Five indie filmmakers interpret each other's dreams in this omnibus feature.
Five independent filmmakers interpret each other’s dreams in “Collective:Unconscious,” an omnibus feature whose intriguing premise bears fruit in a diverting, diverse array of idiosyncratic miniatures. Shot in different formats and aspect ratios, the result offers enough tonal and aesthetic flavors that sheer variety elevates those sections that might seem too twee or obvious if viewed in a different context. Commercial prospects are iffy, but this serving of surreal cinematic appetizers is perfect fest fare, and will burnish the directors’ developing resumes.
After an introduction of framework sequences (dubbed “All Hypnosis Is Self-Hypnosis” in the end credits, and co-directed by Daniel Patrick Carbone and Lauren Wolkstein) in which hypnotist Daniel Ryan puts filmmaker subjects in a trance, the first segment is “Hide Your Smiling Faces” helmer Carbone’s “Black Soil, Green Grass,” drawn from Wolkstein’s dream. Shot in pristine black-and-white, it features Frank Mosley as a man recording the rich vocals of an old-soul singer (Sandra Weigl). A nearby watchtower’s broadcasts radiate an ominous Big Brother-type influence. Our protagonist finally rebels, guerrilla-style, overpowering a guard and climbing the tower to replace its oppressive din with the woman’s Romanian gypsy songs.
That visually striking, allegorical sequence is probably the one here that might best stand alone; the others benefit considerably from being contrasting parts of a whole. Josephine Decker’s “First Day Out” (adapting Lily Baldwin’s dream) has the “Thou Wast Mild and Lovely” director incongruously mixing autobiographical audio testimonies from former convicts with somewhat gaga imagery of women dancing in various locations.
There’s a more farcical tenor to Wolkstein’s “Beemus, It’ll End in Tears,” drawn from Frances Bodomo’s dream. Will Blomker plays the titular gym teacher shouting increasingly absurd exhortations (“Strength is power! Enjoy the pain!”) at incredulous teenagers, though his manic machismo crumbles when some sort of apocalyptic “emergency” intrudes from the outside world.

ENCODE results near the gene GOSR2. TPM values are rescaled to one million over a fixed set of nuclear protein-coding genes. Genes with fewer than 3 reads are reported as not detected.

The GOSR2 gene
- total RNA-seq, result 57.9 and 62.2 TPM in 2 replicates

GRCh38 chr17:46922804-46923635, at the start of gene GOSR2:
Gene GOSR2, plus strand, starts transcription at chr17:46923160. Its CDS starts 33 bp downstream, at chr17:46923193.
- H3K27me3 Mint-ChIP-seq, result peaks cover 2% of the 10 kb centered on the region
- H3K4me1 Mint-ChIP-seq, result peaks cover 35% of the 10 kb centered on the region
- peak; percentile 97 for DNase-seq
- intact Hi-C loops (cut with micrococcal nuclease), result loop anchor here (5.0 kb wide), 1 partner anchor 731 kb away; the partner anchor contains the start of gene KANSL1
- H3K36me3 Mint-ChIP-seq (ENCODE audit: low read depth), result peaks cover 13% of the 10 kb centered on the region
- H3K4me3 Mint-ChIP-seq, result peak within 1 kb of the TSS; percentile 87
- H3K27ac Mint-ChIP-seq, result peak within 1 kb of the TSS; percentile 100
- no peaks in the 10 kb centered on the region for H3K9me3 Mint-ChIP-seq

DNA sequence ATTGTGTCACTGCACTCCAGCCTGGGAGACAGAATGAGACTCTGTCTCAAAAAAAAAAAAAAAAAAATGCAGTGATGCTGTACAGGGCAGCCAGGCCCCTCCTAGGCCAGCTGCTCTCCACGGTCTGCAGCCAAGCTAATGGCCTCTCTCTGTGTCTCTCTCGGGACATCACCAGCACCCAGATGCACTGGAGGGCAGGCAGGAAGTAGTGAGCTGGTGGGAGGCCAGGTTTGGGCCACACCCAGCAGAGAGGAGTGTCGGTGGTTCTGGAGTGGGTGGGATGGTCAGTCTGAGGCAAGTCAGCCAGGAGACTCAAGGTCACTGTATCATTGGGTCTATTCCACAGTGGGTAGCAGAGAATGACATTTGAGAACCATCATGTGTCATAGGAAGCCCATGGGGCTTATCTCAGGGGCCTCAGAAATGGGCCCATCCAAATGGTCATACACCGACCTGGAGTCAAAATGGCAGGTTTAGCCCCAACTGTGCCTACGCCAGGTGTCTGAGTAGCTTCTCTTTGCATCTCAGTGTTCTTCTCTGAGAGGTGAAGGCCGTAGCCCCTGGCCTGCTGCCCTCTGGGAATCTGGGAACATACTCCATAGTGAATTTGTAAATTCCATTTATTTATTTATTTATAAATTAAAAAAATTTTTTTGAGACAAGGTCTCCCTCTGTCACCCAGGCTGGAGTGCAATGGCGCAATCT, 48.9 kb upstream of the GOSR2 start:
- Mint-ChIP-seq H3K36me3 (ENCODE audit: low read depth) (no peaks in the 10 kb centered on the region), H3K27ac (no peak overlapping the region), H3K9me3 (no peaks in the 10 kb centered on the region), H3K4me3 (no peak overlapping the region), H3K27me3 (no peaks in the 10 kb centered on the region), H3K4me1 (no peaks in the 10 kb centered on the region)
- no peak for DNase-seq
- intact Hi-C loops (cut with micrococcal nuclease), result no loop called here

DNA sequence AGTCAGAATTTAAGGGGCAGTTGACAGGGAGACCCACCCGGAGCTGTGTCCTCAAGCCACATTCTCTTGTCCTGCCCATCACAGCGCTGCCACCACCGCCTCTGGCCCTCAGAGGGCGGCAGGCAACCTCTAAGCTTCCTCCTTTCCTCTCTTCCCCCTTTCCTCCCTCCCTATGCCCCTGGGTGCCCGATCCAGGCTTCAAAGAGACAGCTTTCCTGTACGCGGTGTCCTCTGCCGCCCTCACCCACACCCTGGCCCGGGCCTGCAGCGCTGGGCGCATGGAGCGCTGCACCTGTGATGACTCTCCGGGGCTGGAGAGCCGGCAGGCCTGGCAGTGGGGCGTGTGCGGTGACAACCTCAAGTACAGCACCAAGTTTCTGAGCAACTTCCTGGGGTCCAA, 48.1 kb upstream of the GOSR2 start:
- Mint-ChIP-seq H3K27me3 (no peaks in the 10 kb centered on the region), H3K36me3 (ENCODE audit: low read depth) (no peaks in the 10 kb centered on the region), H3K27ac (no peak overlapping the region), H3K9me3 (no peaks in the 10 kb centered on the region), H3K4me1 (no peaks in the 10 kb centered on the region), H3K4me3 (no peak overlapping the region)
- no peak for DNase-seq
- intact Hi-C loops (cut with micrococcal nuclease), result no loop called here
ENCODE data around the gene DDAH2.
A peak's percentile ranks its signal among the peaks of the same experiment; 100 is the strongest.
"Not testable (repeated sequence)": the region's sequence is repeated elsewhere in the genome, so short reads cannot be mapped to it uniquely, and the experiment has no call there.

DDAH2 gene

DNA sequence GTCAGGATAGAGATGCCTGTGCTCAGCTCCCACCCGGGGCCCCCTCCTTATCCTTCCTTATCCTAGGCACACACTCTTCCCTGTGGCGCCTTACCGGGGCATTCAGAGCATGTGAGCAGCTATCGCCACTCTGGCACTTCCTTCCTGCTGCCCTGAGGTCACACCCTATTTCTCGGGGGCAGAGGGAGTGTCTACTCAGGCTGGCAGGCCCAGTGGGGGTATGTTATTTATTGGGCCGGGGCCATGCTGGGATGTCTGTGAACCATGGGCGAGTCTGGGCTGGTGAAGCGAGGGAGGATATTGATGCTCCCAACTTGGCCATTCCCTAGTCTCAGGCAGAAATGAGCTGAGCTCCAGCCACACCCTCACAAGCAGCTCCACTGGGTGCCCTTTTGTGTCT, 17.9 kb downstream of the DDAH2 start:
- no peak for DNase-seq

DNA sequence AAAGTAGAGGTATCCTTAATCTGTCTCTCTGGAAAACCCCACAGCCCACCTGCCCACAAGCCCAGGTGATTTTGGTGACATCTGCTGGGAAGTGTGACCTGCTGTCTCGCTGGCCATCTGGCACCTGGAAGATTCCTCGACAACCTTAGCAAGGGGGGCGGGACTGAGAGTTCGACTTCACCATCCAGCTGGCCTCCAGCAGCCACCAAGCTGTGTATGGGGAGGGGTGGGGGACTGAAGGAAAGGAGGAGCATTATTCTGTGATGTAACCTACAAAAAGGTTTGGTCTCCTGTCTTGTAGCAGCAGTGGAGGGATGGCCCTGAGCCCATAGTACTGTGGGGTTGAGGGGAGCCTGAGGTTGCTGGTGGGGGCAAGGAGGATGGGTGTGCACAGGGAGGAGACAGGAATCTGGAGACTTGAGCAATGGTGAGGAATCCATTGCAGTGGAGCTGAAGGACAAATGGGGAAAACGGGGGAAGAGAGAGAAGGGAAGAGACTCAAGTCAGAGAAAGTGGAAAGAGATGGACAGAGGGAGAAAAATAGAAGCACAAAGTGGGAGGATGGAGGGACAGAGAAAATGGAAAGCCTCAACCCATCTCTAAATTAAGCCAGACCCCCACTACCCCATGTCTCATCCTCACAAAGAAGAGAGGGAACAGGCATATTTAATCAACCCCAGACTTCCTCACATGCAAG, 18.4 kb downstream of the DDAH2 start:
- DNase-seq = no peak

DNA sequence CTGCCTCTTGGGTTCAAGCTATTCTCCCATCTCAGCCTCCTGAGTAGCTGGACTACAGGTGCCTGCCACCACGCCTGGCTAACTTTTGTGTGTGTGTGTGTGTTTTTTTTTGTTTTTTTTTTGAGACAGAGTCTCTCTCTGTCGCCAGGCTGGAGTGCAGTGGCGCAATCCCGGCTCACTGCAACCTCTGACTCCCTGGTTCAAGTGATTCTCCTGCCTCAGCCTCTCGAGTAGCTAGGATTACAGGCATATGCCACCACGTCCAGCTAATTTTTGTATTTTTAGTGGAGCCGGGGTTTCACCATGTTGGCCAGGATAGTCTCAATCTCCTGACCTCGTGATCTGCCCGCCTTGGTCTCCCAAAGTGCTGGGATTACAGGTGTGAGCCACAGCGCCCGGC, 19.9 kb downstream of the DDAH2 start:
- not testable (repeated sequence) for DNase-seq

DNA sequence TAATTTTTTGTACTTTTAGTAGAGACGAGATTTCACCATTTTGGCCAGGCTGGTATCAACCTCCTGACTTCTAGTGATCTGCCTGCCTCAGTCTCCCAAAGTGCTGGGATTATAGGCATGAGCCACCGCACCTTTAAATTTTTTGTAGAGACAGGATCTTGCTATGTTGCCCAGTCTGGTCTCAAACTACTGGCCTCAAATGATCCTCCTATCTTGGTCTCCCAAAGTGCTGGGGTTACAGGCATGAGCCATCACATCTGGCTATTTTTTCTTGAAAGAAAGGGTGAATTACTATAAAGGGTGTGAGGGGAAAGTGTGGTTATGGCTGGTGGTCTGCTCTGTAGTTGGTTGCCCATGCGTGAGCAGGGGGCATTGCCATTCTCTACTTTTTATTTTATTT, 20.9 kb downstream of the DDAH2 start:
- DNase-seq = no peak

A still darker humor pervades Bodomo’s “Everybody Dies!” (from a Decker dream), in which a commanding Tonya Pinkins hosts a sort of macabre TV kidshow whose the lesson of the day is always that no child is left behind by the Grim Reaper. This segment’s lowest-grade public access show aesthetic lends an additional, David Lynch-esque air of pop grotesquerie to the bleak message that mortality among African-American children is a modern commonplace.
Finally Baldwin’s “Swallowed,” dreamt by Carbone, has the director herself as a woman whose queasy attitude toward motherhood develops into a “Rosemary’s Baby”-type situation of oversolicitous/menacing neighbors and physical revulsion. Like “First Day Out,” this segment has a sort of interpretive-dance choreographic element.
Packaging elements are likewise variable but resourceful. Though inevitably uneven, this omnibus is among the relatively rare such filmic enterprises that hangs together sufficiently, and is of consistent enough quality, to be counted a successful overall experiment.
All Hypnosis Is Self-Hypnosis
Produced by Dan Schoenbrun. Directed by Daniel Patrick Carbone, Lauren Wolkstein. Camera (color, HD), Zachary Galler; editor, Vanessa McDonnell.
Cast: Daniel Ryan, Josephine Decker, Lauren Wolkstein, Lily Bladwin, Daniel Patrick Carbone, Frances Bodomo.
Black Soil, Green Grass
Produced by Zachary Shedd, Daniel Patrick Carbone. Directed by Carbone. Screenplay, Lauren Wolkstein. Camera (B&W, HD), Nick Bentgen; editor, Nick Paley.
Cast: Frank Mosley, Sandra Weigl, Sarah Small, Brian Higgs.
First Day Out
Produced by Kara Elverson. Directed, edited by Josephine Decker. Screenplay, Lily Baldwin. Camera (color, HD), H. Paul Moon.
Cast: MJ Frank, Jamal Batts, Cassie Marketos, Andrew Pastides, Rachel Thorne Germond, Claire Wampler, Sean Carvajal, Ana Parra, Mikie Thomas, Duane Cyrus, Peng Hsiao-yin, Stevie Oakes, Rachel Thorne Germond, Megan Thompson.
Beemus, It’ll End in Tears
Produced by Chanelle Elaine. Directed by Lauren Wolkstein. Screenplay, Wolkstein, from a dream by Frances Bodomo. Camera (color, HD), Zachary Galler; editors, Christopher Radcliff, Wolkstein.
Cast: Will Blomker, Ryan Cassata.
Produced by Laurie Thomas and Valerie Steinberg. Directed by Frances Bodomo. Screenplay, Bodomo and Mariama Diallo. Camera (color, HD), Chananun Chotrungroj; editor, Colin Elliott.
Cast: Tonya Pinkins.
Produced by Andrew Houchens. Directed by Lily Baldwin. Screenplay, Baldwin, from a dream by Daniel Patrick Carbone. Camera (color, HD), Dagmar Weaver-Madsen; editors, Baldwin, Christopher Radcliff.
Cast: Lily Baldwin, Michael Dempsey, Katherine Padulo, Samuel John Damon, Gabby Weintraub.